Society of Priests of St Joseph Benedict Cottolengo (SSC)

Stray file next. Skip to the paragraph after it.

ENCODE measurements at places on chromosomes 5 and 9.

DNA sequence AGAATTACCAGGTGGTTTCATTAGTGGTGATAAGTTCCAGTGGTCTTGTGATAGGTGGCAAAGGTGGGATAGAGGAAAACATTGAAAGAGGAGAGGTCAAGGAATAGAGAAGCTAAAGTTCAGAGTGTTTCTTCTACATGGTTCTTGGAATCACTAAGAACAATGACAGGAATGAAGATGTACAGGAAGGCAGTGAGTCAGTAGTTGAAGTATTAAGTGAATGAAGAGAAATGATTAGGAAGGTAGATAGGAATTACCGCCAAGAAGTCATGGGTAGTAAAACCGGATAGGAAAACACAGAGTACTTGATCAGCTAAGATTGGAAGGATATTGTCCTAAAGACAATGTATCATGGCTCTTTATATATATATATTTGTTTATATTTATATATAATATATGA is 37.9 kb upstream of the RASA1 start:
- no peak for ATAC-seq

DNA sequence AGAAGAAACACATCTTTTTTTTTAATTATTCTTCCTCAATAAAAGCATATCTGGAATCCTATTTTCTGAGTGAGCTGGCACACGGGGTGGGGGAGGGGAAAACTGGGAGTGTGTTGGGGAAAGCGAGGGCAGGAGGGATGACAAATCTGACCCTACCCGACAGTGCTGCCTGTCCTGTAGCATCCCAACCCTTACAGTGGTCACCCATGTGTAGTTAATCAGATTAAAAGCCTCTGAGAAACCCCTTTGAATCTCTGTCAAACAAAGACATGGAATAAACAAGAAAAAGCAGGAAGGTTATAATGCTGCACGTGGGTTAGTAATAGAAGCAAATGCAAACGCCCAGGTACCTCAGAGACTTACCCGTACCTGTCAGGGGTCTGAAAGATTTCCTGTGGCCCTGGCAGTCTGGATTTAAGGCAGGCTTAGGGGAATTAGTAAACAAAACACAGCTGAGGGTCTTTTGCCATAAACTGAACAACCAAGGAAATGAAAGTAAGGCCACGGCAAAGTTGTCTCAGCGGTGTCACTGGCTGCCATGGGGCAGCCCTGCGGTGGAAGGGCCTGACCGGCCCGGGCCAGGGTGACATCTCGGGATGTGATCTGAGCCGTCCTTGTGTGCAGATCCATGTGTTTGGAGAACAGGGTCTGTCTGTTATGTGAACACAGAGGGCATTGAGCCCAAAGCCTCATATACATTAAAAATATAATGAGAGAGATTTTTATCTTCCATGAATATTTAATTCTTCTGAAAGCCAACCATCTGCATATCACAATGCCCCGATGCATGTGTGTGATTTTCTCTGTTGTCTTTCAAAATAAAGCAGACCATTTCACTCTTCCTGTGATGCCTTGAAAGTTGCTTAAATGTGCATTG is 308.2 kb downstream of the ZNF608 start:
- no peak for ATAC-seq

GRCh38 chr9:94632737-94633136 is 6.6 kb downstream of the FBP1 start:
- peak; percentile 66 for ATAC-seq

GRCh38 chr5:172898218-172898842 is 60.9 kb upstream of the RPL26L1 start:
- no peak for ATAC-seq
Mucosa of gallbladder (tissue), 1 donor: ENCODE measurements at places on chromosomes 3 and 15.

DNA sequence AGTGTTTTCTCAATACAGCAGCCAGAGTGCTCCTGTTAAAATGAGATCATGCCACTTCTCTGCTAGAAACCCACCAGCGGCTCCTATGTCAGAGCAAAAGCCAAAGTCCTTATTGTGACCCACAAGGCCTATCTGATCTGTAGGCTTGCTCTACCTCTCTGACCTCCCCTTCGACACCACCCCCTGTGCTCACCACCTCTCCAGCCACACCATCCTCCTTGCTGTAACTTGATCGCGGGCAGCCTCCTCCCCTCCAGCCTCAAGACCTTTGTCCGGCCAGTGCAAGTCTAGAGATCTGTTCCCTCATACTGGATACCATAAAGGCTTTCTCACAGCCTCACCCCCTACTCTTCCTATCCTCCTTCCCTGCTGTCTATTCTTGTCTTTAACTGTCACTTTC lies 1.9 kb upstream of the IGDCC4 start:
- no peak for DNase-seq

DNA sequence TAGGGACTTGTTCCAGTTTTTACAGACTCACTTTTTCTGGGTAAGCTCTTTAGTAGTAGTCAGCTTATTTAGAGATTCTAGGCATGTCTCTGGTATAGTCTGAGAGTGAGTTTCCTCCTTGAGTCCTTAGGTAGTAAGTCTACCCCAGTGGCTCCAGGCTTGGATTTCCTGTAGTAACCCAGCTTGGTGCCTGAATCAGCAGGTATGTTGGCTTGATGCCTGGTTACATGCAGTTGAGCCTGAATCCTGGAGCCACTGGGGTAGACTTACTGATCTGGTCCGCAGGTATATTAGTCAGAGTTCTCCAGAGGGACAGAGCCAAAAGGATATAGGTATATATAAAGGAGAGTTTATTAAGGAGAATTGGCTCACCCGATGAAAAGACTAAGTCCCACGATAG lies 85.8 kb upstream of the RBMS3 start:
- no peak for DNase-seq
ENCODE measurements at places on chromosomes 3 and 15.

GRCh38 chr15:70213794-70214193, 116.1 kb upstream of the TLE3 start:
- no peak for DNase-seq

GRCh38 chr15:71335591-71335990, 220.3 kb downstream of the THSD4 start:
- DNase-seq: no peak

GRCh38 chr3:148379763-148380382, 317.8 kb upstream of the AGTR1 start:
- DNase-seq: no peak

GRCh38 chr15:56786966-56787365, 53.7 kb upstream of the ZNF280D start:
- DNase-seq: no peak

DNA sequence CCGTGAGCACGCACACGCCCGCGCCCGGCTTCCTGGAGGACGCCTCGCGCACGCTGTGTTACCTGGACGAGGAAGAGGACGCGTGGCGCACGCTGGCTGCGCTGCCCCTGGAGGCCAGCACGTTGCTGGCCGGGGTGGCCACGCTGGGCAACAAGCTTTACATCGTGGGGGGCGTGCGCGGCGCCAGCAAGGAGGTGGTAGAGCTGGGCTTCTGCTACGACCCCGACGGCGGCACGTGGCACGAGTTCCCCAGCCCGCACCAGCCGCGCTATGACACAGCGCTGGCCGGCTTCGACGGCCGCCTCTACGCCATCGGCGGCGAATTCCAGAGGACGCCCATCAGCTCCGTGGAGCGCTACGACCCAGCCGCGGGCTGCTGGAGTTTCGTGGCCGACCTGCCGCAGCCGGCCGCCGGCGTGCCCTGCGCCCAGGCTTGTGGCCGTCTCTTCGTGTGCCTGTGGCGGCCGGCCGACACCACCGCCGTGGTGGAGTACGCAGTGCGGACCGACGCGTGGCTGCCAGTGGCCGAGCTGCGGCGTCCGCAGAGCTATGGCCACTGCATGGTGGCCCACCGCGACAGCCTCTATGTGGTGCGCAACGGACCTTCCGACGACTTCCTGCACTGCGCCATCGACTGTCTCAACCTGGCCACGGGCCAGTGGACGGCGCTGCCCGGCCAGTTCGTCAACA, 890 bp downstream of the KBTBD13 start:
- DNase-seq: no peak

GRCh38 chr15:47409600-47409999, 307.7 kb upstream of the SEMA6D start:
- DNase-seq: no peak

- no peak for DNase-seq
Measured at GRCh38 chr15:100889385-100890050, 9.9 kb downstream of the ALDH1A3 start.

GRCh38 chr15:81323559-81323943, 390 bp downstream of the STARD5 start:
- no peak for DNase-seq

St Joseph Benedict Cottolengo, Canon at the Church of Corpus Domini in Turin, on September 2, 1827 lived a particular spiritual experience. He had long been in inner search of his full vocation and was much edified by a biography of St Vincent De Paul. He was deeply troubled by the death of a young mother of a family passing through Turin, who although seriously ill, had been rejected for reasons of regulation, by the two city hospitals. Few faithful were gathered and with them the litany was sung before the image of Our Lady of Grace; Cottolengo felt inspired by God, for a grace of the Blessed Virgin Mary, to create a work of charity that would avoid the recurrence of similar episodes. This work began on January 17, 1828, when, in some rented rooms near the Church of Corpus Domini, under the name “Storage of the sick poor of Corpus Christi”, with the patronage of St Vincent de Paul, he received the first two patients who could not get admission in city hospitals. The work had a modest growth within the same building until in 1831. It was closed by order of the health authorities. After the discharge of patients, he placed some in private homes and paid for their maintenance. Seeing the Storage empty, he used it as a school for abandoned little girls, to which he gave the name of the Ursulines, entrusting them to the care of young nuns led by Marianna Nasi, with an operation which is recalled as “transplants of cabbage.” The work was transferred to Valdocco, where he restarted the activity on April 27, 1832, taking the name of “Little House of Divine Providence under the auspice of St Vincent De Paul”. In the new place the work took ample development opening itself to all kinds of needy people, who could not find other possibility of decent care and human promotion. He received legal recognition by decree of King Charles Albert on August 27, 1833. Cottolengo began his work with lay people, of whom majority worked free of charge and some on payment, but soon he became convinced that to serve the sick well, he would require the work of people devoted full-time and by way of consecration. The Society of Cottolengo priests was founded in 1839, after founding the congregation for sisters and brothers since the fonder felt the pastoral need in the Little House. The Society of Cottolengo priests is a clerical Society of Apostolic life with Pontifical Right approved by the Church in 1969. The main activities are pastoral and charitable works.